I do not approve of any priest who gives up his priestly ministry; so I certainly do not approve of Bruce Kent. But in view of the Damian Thompson recent piece about Kent's views on Nuclear Deterrence, I have decided to repeat this piece (from the beginning of July). If any defenders of Thompson's have anywhere taken up my challenge in the penultimate paragraph below, I would be glad to be pointed to it.
That nasty excrescence of Rupert Murdoch's media empire, the Times of London, has published a vicious and contemptuous attack on Archbishop Rowan Williams' view that the doctrine and practice of nuclear deterrence are immoral.
Traditionalists easily sneer at Rowan. The Damian Thompson mentality finds it easy to deride him as a soppy liberal. Needless to say, I do not agree with many of Rowan Williams' views. But I urge traditionalist Catholics to think twice before jumping onto this particular bandwagon.
More than two decades ago, Germaine Grisez, John Finnis, and Joseph Boyle wrote their definitive treatment of the ethics of nuclear deterrence. The important thing to remember about this trio is that they are the ethical thinkers who, in our time, most consistently, coherently, and vigorously have defended the tradional Catholic teaching on sexual matters, 'Life' matters, and every aspect of traditional teaching which has been attacked by the modern secular establishment. These writers not only subscribe to the whole gamut of Catholic teaching, but delve deep into philosophy, law, and every kind of moral discourse, to sustain it in the fora of modern discussion. They are not just yet another trio of wet modern lefty liberals mascarading as Catholics. They are firmly on the side of traditional Christian morality in all its aspects and irrespective of whether it is found attractive by 'modern' thought.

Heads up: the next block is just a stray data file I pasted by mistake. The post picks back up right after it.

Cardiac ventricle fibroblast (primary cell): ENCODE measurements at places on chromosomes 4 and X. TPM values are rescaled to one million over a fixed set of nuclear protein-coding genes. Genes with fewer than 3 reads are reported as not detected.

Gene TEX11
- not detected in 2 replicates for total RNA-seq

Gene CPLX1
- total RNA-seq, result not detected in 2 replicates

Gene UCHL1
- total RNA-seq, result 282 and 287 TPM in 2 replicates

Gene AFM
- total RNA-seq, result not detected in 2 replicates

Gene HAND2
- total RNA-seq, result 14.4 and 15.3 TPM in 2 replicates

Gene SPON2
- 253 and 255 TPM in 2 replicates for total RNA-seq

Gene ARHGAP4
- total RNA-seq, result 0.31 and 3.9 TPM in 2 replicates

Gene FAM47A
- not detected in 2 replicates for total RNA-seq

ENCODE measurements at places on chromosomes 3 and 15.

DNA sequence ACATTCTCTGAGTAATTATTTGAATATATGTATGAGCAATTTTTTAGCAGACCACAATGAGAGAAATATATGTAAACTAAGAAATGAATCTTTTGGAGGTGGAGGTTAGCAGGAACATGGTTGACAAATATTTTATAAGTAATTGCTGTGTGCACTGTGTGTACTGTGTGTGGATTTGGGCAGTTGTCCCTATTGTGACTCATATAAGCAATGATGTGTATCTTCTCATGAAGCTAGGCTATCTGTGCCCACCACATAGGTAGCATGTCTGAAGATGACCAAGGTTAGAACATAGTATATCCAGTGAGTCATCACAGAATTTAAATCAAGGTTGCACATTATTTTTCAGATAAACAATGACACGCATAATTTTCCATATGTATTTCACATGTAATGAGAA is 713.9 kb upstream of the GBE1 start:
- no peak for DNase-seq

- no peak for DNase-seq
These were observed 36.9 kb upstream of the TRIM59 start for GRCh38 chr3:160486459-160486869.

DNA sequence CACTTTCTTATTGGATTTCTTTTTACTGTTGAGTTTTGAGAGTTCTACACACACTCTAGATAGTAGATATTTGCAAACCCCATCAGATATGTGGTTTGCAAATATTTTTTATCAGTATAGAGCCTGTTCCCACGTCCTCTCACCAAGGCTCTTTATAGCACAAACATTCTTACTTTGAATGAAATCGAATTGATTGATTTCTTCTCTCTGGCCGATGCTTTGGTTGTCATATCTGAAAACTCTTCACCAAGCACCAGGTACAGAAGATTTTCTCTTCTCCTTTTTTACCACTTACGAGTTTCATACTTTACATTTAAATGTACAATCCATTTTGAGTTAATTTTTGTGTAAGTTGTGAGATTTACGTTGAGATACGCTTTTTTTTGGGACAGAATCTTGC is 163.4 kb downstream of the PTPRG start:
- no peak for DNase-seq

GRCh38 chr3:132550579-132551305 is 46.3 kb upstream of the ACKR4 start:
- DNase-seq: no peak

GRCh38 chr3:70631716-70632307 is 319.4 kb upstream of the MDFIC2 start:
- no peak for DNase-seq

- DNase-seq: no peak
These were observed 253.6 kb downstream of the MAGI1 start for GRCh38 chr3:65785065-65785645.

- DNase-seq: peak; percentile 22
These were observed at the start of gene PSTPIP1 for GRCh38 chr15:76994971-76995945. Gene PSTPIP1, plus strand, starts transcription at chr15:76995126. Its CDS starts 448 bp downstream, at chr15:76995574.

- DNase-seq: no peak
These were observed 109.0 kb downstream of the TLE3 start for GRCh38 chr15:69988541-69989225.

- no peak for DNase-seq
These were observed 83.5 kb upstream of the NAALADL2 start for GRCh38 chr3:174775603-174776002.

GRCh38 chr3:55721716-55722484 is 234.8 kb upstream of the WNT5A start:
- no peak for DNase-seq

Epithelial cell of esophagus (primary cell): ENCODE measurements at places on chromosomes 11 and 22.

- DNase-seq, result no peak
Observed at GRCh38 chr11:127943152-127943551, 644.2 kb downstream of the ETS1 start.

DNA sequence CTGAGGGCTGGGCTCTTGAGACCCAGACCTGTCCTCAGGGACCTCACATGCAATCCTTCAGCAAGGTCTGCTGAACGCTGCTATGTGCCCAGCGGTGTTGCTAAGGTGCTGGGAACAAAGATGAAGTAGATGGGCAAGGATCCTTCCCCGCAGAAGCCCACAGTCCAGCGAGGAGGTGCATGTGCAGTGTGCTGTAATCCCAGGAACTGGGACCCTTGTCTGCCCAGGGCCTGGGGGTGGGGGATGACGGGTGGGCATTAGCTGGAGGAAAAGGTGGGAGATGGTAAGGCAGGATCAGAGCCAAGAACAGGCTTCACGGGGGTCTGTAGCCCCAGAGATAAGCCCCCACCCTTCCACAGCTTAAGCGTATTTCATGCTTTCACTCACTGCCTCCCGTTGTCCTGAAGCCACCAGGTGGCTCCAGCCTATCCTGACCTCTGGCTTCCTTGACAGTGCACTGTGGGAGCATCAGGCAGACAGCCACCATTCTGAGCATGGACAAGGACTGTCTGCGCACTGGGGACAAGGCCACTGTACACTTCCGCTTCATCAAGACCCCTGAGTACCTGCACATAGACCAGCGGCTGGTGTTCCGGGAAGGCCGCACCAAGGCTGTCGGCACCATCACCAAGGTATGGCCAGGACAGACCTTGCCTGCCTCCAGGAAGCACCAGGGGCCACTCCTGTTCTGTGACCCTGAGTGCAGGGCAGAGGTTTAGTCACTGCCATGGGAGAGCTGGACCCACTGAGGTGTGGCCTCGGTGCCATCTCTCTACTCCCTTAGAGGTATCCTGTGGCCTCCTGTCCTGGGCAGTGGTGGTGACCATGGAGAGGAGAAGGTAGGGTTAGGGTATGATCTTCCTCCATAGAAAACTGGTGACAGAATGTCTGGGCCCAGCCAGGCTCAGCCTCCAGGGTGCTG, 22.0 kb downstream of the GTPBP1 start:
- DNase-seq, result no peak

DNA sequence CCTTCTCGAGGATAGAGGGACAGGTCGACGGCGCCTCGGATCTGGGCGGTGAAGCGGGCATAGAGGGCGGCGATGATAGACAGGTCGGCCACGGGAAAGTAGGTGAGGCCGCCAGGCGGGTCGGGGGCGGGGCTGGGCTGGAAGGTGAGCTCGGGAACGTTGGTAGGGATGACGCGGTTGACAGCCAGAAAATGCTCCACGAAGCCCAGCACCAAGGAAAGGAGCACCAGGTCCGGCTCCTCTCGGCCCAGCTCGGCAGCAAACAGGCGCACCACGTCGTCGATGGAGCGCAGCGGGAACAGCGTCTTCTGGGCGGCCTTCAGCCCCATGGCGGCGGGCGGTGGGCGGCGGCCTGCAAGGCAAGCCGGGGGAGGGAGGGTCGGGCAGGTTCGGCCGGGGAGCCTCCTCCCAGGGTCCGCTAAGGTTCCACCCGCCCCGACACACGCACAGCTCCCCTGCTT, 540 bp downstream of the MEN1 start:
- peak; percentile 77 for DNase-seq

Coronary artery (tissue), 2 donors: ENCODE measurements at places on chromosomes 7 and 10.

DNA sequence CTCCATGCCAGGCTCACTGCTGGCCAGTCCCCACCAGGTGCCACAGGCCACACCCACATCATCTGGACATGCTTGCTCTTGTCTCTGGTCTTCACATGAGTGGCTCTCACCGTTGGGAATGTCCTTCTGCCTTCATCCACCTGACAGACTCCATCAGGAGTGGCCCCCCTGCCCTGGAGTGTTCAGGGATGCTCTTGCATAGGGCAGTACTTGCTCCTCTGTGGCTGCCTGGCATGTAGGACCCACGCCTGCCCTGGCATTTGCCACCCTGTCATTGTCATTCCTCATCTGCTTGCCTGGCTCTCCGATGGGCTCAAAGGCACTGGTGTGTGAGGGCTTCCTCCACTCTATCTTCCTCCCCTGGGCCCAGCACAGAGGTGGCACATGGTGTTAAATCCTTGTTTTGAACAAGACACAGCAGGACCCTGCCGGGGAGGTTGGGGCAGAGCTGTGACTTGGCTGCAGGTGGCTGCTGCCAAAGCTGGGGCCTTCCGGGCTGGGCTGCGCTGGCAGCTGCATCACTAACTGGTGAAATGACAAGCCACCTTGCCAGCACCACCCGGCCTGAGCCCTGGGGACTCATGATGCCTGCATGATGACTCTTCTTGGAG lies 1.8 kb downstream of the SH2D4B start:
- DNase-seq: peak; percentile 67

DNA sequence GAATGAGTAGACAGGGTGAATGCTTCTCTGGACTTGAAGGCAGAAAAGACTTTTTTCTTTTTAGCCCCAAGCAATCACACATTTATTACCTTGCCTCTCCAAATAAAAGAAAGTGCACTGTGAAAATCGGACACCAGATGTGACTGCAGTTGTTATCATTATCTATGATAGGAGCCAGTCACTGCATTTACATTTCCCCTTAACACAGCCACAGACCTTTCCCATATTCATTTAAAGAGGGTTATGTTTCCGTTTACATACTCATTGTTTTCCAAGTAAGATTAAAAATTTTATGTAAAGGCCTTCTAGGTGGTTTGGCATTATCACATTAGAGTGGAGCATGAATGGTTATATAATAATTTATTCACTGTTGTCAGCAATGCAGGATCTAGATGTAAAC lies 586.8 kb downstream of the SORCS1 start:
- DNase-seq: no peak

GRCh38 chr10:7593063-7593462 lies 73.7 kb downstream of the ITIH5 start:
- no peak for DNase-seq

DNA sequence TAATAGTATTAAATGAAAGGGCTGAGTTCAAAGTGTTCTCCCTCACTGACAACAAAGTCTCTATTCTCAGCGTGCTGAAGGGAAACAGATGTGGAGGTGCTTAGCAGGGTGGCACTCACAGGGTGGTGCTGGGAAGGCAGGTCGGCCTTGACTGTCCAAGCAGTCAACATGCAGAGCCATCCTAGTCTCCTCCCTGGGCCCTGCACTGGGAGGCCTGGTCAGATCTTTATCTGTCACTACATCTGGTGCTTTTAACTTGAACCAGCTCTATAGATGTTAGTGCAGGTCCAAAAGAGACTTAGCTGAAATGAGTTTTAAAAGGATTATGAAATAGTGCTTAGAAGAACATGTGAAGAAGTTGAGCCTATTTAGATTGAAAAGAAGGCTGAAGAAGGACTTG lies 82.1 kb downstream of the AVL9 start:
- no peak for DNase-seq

These writers concluded that the concept of Nuclear deterrence is indissolubly linked with a real intention, in certain contingencies, actually to use nuclear weapons. And they demonstrated, in my view conclusively, that such a contingent intention stands condemned by the traditional doctrine of the Catholic tradition with regard to the Just War.
I do not suggest that these three writers are infallible; or that the infallible magisterium of the Church has formally uttered such a judgement.
But I do suggest that, before joining the bought, chattering, exponents of the Establishment view (neatly expressed in this contemptuously unargued Times leading article), traditionalists should first have read the Grisez/Finnis/Boyle book, and be able to explain to themselves ... and hoffentlich to others ... exactly where (in their view) its logical faults lie.
Traditional Catholic morality often finds more common cause with political views of the 'Right' than it does with those of the 'Left'. But I hope that we are rather more than just chaplains to the 'Right'.
The first fifteen comments date from the first showing of this piece.